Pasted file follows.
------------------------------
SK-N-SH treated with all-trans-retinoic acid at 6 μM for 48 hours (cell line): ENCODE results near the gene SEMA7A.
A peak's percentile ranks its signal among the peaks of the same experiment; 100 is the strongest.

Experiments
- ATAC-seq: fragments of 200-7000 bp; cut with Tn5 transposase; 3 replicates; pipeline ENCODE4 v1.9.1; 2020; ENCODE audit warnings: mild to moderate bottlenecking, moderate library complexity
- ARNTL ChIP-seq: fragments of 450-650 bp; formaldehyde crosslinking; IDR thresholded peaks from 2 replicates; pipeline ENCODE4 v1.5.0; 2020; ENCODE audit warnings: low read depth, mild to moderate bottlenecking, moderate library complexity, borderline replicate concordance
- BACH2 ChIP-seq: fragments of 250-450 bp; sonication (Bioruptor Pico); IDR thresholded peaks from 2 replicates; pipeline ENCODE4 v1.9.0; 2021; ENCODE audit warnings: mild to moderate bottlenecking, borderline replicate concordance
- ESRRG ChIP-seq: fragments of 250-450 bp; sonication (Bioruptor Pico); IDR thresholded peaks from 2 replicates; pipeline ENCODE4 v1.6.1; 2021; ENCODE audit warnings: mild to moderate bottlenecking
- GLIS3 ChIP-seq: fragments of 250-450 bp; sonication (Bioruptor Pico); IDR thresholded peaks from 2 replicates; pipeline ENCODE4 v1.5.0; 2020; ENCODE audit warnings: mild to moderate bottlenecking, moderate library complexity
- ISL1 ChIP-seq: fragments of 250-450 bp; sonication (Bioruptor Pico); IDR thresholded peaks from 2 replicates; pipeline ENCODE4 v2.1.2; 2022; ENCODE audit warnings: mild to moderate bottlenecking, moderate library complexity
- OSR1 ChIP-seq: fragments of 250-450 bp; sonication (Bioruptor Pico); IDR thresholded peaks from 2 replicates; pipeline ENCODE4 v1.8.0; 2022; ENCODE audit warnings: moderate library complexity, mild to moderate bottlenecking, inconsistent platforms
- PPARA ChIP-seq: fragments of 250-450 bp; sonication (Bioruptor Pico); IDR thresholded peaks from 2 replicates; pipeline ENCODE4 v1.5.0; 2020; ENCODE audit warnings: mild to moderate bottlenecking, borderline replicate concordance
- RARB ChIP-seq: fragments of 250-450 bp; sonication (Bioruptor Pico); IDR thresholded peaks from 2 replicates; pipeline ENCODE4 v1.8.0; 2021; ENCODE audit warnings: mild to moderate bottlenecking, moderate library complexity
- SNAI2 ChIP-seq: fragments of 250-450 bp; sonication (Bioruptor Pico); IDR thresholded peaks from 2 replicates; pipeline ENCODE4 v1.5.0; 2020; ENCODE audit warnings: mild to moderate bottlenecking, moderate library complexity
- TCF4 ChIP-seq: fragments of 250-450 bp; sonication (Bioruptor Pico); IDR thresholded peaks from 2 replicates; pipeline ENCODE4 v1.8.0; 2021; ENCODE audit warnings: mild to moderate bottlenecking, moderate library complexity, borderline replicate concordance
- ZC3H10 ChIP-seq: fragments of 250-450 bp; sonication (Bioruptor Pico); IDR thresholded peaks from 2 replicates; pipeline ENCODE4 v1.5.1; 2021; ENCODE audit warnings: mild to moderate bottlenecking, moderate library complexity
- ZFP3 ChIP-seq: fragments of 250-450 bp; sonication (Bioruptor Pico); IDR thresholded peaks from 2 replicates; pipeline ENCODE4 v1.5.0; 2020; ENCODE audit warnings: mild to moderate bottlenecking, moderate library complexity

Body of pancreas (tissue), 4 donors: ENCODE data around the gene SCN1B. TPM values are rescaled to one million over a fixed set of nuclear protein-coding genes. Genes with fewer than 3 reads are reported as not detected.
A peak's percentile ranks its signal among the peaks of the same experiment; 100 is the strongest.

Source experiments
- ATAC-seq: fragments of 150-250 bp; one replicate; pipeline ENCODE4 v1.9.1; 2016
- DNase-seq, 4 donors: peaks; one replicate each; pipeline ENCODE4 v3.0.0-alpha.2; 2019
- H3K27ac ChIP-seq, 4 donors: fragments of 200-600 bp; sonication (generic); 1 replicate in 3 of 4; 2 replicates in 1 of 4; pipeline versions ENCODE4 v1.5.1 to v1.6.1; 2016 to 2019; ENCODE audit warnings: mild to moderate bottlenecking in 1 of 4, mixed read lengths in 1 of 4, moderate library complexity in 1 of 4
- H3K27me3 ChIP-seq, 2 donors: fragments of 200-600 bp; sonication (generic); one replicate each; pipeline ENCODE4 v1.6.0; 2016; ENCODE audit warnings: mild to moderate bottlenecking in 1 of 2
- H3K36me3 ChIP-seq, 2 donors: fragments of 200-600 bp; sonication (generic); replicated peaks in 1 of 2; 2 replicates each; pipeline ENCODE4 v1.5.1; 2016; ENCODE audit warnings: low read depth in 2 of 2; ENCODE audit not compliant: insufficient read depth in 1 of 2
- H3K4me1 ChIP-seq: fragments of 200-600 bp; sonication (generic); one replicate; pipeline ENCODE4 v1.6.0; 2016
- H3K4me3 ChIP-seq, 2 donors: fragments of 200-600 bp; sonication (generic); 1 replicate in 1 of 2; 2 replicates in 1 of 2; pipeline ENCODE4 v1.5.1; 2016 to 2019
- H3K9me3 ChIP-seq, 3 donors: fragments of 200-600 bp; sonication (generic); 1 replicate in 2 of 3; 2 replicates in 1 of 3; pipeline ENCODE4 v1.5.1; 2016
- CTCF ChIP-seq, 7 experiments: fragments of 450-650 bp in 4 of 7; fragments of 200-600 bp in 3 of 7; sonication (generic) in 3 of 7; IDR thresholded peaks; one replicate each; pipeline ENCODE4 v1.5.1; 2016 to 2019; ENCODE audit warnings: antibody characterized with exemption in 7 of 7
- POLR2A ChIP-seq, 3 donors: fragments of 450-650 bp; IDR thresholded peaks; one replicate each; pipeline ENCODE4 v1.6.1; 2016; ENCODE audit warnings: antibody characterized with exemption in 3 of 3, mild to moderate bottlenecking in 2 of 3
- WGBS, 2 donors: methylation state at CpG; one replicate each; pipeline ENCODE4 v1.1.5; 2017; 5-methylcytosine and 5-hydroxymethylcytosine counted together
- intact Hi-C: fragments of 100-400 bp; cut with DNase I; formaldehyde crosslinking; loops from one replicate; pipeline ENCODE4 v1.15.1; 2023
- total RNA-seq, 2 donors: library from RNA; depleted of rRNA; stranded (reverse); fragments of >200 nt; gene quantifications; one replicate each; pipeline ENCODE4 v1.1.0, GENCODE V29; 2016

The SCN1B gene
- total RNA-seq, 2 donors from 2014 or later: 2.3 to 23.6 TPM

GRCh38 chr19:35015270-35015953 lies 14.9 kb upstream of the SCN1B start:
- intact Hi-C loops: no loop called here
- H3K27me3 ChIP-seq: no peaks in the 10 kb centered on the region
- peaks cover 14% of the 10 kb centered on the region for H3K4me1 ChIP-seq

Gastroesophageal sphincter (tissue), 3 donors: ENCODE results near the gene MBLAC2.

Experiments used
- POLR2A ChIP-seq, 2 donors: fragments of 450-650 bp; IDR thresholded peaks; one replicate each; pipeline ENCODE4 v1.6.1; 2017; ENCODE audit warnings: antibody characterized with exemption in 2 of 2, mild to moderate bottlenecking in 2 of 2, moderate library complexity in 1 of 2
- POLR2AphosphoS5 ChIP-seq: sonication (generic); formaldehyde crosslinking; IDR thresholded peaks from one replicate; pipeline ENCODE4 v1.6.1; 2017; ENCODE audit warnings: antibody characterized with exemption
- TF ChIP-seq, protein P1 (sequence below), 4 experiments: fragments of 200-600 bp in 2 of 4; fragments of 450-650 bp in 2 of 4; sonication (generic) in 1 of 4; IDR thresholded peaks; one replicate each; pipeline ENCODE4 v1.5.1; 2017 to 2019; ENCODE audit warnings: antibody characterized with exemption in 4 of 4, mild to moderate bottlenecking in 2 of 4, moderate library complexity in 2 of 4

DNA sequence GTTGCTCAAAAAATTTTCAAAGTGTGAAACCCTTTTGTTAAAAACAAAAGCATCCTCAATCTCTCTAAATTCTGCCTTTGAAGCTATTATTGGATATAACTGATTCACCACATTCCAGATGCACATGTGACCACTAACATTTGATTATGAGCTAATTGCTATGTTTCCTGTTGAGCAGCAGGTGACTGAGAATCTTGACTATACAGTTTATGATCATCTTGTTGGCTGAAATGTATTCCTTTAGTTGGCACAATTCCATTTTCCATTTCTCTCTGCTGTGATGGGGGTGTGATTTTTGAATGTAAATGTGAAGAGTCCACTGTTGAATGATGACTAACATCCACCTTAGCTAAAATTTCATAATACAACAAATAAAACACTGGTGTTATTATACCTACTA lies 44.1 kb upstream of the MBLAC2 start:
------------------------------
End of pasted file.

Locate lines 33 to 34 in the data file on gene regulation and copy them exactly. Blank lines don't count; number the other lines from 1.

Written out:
The SCN1B gene
- total RNA-seq, 2 donors from 2014 or later: 2.3 to 23.6 TPM